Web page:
Consumer Compliance Outlook: Second-Third Issue 2023


CCO has been publishing articles on a variety of consumer compliance topics under federal law since 2008. In this table, we list some of our most popular articles.

Fair Lending

Advanced Topics in Adverse Action Notices Under the Equal Credit Opportunity Act (ECOA) (Fourth Issue 2021)

Adverse Action Notice Requirements Under the ECOA and the FCRA (Second Quarter 2013)

The 2021 article discusses advanced adverse action notice (AAN) requirements, including counteroffers, incomplete applications, and withdrawn applications, as well as the differences among an inquiry, a prequalification, and a preapproval, along with the notice requirements for each. The article also reviews the AAN requirements when multiple creditors are involved in a credit transaction. In addition, the article discusses the emerging issue of the AAN considerations when a credit decision is based on innovative credit practices, such as credit models using alternative data sets, artificial intelligence, or machine learning.

The 2013 article reviews the AAN requirements of both the ECOA and the Fair Credit Reporting Act (FCRA), explains the disclosure requirements under the FCRA mandated by the Dodd–Frank Wall Street Reform and Consumer Protection Act, and discusses common adverse action violations.

From Catalogs to Clicks: The Fair Lending Implications of Targeted, Internet Marketing (Third Issue 2019)

Keeping Fintech Fair: Thinking About Fair Lending and UDAP Risks (Second Issue 2017)

The 2019 article focuses on the risks of the increased use of internet-based marketing practices to target audiences by personal characteristics, geography, or even hobbies. This practice may explicitly or implicitly classify users by prohibited characteristics protected under fair lending laws — such as race, national origin, or sex — and risk making financial inclusion out of reach for millions of consumers.

The 2017 article offers general guideposts for evaluating the risks of unfair or deceptive acts or practices and fair lending violations related to fintech, with a focus on alternative data.

Regulation B and Marital Status Discrimination: Are You in Compliance? (Fourth Quarter 2008)

Examiners frequently cite violations of the spousal signature requirements under the ECOA and Regulation B. This article reviews the requirements, including:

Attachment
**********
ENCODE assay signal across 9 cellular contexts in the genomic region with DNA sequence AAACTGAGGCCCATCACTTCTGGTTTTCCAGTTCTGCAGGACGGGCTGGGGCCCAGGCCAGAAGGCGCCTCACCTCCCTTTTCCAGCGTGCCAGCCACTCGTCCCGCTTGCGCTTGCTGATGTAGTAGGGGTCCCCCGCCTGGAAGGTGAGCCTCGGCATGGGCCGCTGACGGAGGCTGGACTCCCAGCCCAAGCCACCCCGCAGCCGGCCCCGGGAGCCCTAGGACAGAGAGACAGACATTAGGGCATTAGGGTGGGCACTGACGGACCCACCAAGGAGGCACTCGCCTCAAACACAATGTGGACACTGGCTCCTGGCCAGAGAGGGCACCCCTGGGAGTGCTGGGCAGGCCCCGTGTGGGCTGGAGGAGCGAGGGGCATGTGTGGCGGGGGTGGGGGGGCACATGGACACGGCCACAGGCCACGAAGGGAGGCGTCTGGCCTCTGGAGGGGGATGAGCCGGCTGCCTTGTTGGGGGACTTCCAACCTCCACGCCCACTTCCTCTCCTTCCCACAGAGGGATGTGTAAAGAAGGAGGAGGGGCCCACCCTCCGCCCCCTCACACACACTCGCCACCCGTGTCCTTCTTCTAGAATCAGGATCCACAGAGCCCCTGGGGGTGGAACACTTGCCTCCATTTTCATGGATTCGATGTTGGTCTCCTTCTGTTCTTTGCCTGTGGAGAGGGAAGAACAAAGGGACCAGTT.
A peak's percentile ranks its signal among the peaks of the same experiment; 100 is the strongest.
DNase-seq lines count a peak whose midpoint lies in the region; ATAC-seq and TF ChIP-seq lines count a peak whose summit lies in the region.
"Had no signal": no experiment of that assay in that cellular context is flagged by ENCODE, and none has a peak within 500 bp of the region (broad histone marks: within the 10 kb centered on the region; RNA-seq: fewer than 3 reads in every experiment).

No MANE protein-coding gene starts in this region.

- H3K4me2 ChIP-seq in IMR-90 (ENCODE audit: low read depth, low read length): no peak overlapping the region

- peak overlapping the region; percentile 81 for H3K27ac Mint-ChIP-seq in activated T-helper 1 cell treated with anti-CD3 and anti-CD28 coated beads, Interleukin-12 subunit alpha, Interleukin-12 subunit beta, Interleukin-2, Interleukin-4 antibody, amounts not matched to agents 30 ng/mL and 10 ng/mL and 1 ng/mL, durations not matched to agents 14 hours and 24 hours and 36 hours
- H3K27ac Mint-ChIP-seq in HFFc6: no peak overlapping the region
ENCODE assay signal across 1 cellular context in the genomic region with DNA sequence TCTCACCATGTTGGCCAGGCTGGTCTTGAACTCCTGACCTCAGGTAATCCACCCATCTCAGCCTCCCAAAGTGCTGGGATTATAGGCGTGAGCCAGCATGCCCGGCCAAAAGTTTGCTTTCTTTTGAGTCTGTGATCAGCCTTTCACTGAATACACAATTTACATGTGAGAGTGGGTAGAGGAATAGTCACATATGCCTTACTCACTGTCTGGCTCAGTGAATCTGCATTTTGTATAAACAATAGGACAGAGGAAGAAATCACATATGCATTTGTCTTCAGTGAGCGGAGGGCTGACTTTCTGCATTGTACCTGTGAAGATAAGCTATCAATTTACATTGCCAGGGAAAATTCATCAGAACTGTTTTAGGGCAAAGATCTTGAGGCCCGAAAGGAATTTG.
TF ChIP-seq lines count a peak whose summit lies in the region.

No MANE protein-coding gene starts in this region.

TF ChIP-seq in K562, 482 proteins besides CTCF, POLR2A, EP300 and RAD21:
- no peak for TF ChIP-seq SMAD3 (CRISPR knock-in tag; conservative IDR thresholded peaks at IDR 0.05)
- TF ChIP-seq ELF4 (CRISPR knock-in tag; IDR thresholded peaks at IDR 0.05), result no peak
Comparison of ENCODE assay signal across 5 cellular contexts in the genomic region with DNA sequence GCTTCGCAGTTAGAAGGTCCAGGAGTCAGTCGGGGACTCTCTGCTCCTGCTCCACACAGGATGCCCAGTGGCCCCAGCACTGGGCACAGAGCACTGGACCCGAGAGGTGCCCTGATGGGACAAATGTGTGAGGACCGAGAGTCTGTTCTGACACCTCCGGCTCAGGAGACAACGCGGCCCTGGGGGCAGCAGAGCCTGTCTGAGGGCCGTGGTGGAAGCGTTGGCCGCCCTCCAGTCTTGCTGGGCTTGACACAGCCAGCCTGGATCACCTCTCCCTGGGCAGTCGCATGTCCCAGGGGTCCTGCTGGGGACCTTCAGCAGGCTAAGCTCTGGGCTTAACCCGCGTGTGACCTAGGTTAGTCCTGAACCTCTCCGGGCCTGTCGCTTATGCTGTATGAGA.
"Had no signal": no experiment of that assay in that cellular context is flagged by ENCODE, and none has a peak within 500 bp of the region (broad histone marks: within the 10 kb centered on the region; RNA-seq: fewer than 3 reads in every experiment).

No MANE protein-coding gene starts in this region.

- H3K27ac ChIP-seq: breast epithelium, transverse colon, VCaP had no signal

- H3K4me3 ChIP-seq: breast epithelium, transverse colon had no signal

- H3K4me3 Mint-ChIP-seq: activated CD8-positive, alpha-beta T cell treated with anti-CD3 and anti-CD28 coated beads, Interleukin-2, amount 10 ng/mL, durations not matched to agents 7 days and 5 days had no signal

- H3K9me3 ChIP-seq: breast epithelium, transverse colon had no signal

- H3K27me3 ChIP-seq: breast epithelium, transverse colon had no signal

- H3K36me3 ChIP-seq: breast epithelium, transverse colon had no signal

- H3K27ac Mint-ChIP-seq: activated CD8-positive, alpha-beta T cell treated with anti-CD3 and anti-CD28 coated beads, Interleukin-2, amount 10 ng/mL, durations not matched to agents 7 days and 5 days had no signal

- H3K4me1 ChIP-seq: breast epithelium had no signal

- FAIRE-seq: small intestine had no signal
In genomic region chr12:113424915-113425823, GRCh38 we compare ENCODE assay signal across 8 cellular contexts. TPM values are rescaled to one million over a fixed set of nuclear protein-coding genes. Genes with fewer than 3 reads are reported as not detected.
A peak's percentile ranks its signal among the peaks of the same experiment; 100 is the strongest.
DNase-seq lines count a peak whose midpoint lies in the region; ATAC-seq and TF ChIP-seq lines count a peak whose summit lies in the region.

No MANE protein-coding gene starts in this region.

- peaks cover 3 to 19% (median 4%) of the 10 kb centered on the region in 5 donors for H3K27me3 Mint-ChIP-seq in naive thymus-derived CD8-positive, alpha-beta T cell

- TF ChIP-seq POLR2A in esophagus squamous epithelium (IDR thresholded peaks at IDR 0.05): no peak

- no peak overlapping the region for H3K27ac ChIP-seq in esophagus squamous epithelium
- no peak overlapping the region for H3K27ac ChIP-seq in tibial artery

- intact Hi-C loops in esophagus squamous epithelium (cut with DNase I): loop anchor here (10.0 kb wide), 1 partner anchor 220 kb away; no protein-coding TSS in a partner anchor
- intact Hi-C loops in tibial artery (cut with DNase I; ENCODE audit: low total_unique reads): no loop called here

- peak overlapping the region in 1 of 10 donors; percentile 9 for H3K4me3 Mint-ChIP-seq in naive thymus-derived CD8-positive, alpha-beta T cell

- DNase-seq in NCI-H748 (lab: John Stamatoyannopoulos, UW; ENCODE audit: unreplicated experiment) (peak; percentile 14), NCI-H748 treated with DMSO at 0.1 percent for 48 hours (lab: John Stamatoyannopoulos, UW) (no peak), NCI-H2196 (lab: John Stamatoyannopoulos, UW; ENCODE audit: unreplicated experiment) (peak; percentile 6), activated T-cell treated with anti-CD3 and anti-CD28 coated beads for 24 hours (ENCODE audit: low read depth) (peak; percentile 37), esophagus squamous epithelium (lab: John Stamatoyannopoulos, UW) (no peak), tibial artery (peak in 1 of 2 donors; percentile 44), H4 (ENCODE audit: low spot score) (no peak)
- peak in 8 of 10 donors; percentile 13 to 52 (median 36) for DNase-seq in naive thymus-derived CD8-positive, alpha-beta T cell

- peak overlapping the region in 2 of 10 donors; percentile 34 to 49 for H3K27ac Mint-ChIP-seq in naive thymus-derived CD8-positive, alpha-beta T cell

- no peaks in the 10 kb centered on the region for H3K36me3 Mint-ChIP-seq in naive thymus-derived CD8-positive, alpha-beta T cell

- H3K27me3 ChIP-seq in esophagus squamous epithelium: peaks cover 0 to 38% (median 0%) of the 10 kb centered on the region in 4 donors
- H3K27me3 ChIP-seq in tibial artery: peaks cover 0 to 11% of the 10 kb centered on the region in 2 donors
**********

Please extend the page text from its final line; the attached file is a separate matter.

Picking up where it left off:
• improperly requiring spousal signatures on loan documents;
  • failing to establish the intent to apply for joint credit;
  • improperly limiting additional parties to spouses; and
  • improperly taking marital status into account during underwriting.

Regulation E (Electronic Fund Transfers Act)

Error Resolution and Liability Limitations Under Regulations E and Z: Regulatory Requirements, Common Violations, and Sound Practices (Second Issue 2021)

Error Resolution Procedures and Consumer Liability Limits for Unauthorized Electronic Fund Transfers (Fourth Quarter 2012)

Regulation E specifies procedures that institutions must follow for investigating and resolving errors alleged by consumers for electronic fund transfers (EFTs), such as an unauthorized ATM withdrawal. The 2012 article reviews the regulation’s error resolution and consumer liability provisions.

The 2021 article reviews the regulatory requirements for error resolution and liability issues under Regulations E and Z and discusses examiner observations and sound practices to help financial institutions comply with these regulations.

Regulation V (Fair Credit Reporting Act)

Furnishers’ Obligations for Consumer Credit Information Under the CARES Act, FCRA, and ECOA (Second Issue 2020)

Most creditors rely on the information in credit reports in deciding whether to grant credit. These reports can also be used, among other permissible purposes, to help landlords determine eligibility for rental housing, to help insurers set premiums, and to help employers assess job applicants. The FCRA and the ECOA impose certain requirements on entities that furnish information about consumers to consumer reporting agencies.

Because of the importance of credit reporting information, as well as the changes under the Coronavirus Aid, Relief, and Economic Security (CARES) Act to the FCRA requirements, this article reviews these requirements, including the duty to provide accurate information, the duty to investigate disputes filed with the CRAs, and additional duties under the Fair and Accurate Credit Transactions Act.